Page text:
And the like is true of every number in the second column. During the course of the year, as many will die at all ages as were born at the beginning of the year; and, consequently, there will be an excess of the number alive at the beginning of the year, above the number alive at the end of the year, equal to the whole number of the annual births; and the true number constantly alive together, is the arithmetical mean between these two numbers; or, agreeably to the rule I have given, the sum of the numbers in the second column of the Table, lessened by half the number of annual births. See Essay I. page 9, &c.
stances, in order to find the true number of inhabitants, and probabilities of the duration of life, from bills of mortality containing an account of the ages at which all die; it is necessary that the proportion of the annual births to the annual settlers should be known; and also the period of life at which the latter remove.-Both these particulars may be discovered by the following method.
If for a course of years there has been no sensible increase or decrease in a place, the number of annual settlers will be equal to the excess of the annual burials above the annual births. If there is an increase, it will be greater than this excess. If there is a decrease, it will be less.
The period of life at which these settlers remove, will appear in the Bills by an increase in the number of deaths at that period and beyond it. Thus; in the London Bills, the number of deaths, between 20 and 30, is generally above double, and between 30 and 40, near triple the number of deaths between 10 and 20: And the true account of this is, that from the age of 18 or 20 to 35 or 40, there is a confluence of people every year to London from the country, which occasions a great increase in the number of inhabitants at these ages; and, consequently, raises the deaths for all ages above 20 considerably above their due proportion, when compared with the number of deaths before 20. This is observable in all the bills of mortality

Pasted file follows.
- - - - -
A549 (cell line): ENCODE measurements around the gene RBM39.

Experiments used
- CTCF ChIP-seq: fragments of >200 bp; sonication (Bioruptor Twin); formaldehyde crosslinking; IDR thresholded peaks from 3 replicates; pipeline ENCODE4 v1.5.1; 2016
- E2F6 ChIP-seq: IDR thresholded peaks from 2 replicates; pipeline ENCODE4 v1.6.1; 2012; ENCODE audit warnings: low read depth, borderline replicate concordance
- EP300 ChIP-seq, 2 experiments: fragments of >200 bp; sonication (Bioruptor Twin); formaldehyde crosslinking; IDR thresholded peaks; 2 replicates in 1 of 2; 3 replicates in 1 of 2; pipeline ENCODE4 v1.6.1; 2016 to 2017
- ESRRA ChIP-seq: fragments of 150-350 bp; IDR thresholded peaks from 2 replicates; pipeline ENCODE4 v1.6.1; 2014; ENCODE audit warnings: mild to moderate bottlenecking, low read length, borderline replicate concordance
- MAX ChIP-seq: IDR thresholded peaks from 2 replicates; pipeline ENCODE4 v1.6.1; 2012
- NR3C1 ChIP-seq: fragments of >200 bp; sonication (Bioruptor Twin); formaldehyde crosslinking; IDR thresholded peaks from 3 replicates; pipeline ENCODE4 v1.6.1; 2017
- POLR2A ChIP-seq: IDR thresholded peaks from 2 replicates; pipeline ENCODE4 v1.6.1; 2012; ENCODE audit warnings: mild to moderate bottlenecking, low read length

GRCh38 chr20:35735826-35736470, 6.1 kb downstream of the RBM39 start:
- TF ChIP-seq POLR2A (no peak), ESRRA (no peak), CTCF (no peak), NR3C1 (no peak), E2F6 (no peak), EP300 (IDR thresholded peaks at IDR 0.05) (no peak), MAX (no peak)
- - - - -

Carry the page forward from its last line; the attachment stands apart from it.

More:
mortality for towns with which I am acquainted, not excepting even the Breslaw Bills. Dr. Halley takes notice, that these Bills give the number of deaths between 10 and 20, too small. This he considered as an irregularity, owing to chance: and therefore, in forming this Table of Observations, he took the liberty so far to correct it, as to render the proportion of those who die to the living in this division of life, nearly the same with the proportion which, he says, he had been informed die annually of the young lads in Christ-Church Hospital. But the truth is, that this irregularity in the Bills was derived from the cause I have just assigned. During the five years for which the Breslaw Bills are given by Dr. Halley, the births did, indeed, a little exceed the burials; but, it appears, that this was the effect of some peculiar causes that happened to operate just at that time; for, during a complete century from 1633 to 1734, the annual medium of births was 1089, and of burials 1256. This town, therefore, must have
See Lowthorp's Abridgment of the Philosophical Transactions, vol. III. p. 670.
• See Dr. Short's Comparative History, p. 63.
It appears from the account in the Philosophical Transactions (Abridgement, vol. VII. No. 380, p. 46, &c.) that from 1717 to 1725, the annual medium of births at Breslaw was 1252, of burials 1507; and also, that much the greatest part of the births died under 10 years of